Bruce Robinson — They All Love Jack: Busting the Ripper
We all know someone like this:
“There’s a perverse, almost heroic status that has evolved around this prick, as though he were someone special, rather than the epitome of all that is cruel, and a God-damned repugnance.”
Well, there aren’t enough books which set out their stall like that. I even had to have a quick look at the title page again to reassure myself that Bruce Robinson wasn’t talking about me. But who is he talking about?
First, though, a different question. Which of these are fictional characters — Sherlock Holmes, Scrooge, Doctor Jekyll and Mister Hyde, and Jack the Ripper?
Congratulations if you got the right answer, which is “all of them”. Yes, there was a real-life killer who butchered several women in Victorian London, and who was popularly known as the elusive Jack the Ripper. However, Robinson’s hefty but highly entertaining book argues that the Ripper ‘mystery’ has always been a convenient fabrication. Freemasons in the police and judiciary, recognising the handiwork of a fellow Stonecutter, demonstrably colluded in covering up a scandal that would have toppled the government, while the nascent Ripper industry (still trading today) profited more from an open-ended myth than an open-and-shut case. Jack the Ripper, a conveniently un-catchable bogeyman and the ‘prick’ of the extract above, suited everyone — except the poor victims.
Robinson is outraged by the rotten core of Victorian values, and lets everyone have it with both barrels. As you’d expect from the writer of Withnail and I, his prose style is witty and scabrous, with plenty of ‘fuck’ this and ‘shit’ that and ‘bastard’ the other. You just don’t get that sort of top quality history writing from your Eric Hobsbawms and your BBC Fours.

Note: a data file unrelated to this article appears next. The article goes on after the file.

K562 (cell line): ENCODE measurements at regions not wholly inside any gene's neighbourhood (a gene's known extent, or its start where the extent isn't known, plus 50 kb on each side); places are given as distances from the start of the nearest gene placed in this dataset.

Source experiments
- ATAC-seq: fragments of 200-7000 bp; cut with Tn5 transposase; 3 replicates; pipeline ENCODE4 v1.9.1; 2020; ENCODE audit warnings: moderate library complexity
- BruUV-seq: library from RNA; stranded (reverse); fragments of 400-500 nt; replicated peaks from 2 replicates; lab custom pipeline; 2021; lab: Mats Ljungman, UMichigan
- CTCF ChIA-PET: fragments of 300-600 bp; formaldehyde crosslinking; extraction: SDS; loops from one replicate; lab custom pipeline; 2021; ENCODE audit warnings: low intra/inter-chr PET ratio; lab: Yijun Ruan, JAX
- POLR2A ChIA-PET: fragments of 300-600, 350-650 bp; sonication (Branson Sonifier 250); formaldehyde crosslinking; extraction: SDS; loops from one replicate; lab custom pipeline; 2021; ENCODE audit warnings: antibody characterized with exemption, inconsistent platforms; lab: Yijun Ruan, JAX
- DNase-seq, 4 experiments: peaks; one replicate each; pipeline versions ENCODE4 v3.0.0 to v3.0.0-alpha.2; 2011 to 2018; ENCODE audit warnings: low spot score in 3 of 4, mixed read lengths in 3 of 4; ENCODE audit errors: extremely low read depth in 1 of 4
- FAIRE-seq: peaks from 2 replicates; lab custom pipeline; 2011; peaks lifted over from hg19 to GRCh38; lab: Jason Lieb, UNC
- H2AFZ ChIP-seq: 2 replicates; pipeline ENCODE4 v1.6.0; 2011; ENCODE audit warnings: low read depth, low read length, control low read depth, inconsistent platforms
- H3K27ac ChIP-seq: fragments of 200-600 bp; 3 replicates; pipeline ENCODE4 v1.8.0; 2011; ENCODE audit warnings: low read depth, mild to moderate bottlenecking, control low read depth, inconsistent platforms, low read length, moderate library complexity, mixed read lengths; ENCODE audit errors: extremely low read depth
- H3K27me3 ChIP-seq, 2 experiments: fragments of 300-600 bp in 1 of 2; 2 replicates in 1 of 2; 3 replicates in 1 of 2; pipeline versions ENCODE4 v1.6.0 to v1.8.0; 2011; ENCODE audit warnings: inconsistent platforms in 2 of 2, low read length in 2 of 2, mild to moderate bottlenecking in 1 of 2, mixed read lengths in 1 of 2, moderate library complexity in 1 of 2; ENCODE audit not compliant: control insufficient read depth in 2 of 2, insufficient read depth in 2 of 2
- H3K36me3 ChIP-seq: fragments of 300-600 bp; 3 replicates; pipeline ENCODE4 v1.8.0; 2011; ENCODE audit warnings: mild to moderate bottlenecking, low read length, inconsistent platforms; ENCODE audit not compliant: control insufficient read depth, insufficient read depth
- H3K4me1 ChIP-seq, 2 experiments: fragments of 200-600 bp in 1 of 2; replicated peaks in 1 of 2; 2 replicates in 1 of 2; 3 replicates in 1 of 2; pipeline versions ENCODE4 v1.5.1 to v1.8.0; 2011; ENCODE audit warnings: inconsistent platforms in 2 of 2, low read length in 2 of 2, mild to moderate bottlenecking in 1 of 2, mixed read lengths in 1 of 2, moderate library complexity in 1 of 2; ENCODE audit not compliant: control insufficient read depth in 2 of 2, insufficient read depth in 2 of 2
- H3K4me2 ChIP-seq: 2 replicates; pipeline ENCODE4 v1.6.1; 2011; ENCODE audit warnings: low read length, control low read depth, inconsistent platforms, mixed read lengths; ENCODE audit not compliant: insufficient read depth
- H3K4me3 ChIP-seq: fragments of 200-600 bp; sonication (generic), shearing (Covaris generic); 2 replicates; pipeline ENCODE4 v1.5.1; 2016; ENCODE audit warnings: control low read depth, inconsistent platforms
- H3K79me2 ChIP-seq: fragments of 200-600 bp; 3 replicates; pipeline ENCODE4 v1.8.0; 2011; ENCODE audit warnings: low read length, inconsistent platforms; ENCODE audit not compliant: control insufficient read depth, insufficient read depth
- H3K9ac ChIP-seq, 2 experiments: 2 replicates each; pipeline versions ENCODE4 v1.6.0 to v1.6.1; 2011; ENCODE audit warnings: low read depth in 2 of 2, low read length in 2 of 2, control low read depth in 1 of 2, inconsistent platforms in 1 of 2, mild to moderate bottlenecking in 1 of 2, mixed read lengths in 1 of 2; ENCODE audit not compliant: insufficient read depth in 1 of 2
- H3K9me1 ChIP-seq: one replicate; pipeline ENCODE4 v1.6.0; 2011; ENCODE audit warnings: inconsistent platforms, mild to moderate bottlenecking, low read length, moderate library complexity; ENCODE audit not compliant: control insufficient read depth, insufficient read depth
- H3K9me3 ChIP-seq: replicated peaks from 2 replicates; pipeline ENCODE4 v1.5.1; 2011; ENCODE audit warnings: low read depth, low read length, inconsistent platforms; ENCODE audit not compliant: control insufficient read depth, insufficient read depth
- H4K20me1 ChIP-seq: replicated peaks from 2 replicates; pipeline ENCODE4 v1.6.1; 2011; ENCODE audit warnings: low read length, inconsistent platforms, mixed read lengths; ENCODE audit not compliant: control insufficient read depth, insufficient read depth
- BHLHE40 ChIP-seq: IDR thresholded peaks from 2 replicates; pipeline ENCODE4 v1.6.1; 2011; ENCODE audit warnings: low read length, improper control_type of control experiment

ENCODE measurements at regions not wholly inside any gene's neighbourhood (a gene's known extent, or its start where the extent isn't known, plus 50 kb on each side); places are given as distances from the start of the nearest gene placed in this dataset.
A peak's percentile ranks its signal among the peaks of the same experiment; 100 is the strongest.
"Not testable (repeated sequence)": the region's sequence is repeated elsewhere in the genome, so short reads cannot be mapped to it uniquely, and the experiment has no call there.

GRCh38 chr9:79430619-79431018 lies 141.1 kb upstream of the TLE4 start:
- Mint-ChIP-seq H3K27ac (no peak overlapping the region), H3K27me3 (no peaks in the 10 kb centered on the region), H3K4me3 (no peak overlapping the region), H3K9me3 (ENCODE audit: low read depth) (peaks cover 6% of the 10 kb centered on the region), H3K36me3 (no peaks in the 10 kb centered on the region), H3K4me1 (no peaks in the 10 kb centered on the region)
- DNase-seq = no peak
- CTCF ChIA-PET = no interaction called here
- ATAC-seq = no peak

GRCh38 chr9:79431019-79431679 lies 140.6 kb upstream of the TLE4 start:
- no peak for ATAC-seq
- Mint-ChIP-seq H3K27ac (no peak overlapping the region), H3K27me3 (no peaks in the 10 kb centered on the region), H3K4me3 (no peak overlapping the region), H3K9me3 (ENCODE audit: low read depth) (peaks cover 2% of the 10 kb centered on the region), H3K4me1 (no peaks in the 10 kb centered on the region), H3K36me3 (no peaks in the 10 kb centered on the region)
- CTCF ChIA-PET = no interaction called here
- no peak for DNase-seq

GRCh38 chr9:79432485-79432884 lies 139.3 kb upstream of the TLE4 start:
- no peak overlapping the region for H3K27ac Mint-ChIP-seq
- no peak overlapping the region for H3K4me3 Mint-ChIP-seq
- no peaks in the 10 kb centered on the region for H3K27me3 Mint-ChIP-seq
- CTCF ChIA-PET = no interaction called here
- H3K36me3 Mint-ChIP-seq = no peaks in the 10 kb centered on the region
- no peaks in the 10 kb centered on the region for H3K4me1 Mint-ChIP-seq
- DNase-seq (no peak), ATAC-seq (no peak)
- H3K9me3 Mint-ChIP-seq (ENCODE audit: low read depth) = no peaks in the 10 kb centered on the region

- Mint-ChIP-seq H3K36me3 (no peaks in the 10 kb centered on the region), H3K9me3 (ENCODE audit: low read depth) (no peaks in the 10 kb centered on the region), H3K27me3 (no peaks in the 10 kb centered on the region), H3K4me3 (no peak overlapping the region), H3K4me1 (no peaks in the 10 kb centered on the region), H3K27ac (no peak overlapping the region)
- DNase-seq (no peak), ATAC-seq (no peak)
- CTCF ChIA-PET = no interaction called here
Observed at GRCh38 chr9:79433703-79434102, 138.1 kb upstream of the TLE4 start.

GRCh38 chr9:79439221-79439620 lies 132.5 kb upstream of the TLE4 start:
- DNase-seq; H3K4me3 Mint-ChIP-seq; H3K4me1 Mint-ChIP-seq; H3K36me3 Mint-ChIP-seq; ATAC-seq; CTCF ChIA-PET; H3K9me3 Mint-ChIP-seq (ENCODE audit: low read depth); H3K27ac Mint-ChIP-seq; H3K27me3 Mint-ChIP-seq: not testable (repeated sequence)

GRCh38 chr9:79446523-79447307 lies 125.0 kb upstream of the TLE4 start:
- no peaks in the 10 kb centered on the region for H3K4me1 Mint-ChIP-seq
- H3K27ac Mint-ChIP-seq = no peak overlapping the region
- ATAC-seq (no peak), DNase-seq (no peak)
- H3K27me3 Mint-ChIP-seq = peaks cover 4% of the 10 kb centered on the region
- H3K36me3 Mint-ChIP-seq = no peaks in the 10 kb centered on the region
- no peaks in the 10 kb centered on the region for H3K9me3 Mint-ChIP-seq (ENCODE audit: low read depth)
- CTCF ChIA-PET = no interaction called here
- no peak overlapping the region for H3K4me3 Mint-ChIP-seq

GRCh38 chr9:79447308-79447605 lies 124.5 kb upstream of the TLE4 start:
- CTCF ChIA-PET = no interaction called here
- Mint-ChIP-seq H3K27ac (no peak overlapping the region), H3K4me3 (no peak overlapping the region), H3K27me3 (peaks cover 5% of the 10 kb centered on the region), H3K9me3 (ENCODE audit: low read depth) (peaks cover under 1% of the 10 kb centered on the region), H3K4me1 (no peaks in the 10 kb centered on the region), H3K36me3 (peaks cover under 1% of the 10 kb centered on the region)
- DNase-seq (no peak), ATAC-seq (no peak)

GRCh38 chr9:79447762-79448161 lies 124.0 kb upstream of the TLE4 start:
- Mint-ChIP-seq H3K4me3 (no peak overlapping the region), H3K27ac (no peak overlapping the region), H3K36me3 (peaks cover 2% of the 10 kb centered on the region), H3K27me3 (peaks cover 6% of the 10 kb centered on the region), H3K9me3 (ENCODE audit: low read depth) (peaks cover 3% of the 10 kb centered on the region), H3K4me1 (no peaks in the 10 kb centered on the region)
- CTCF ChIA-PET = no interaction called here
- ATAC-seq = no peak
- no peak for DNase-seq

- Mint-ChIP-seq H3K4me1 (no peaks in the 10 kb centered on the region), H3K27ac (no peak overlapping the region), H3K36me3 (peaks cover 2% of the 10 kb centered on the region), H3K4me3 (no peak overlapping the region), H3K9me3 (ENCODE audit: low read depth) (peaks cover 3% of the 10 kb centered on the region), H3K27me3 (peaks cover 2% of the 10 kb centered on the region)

Also, as with his Withnail and Uncle Monty, Robinson has a feel for Dickensian grotesques of the sort who always seem to populate 19th century English public life. Robinson’s point is that the duplicit and self-serving moralising of Victorian London created a caste of warped upper-class minds, the putative ‘Ripper’ being the most warped of all.
So then, who was the killer? Robinson points the finger at a celebrated music-hall figure of the day, a prominent Freemason and society big-wig who would have known all the ritualistic details that marked the Ripper killings (which were suppressed by the police at subsequent enquiries despite having already been reported on in the press). This figure also wrote taunting letters, replete with more Masonology, that he posted from various locations across Britain, corresponding to the itinerary of a typical music-hall provincial tour.
To cap it all off, the killer then became involved in two separate and equally sensational murder trials, in which even the press and public of the time could smell in both cases an obvious state-sanctioned fit-up.
Robinson makes a compelling case in an equally-compelling book — it might be the most entertaining thing I’ve read so far this year. And if anything will dissuade me from a life of serial killing, it’ll be the fear of someone writing a savage and relentless kicking like this one day about me.
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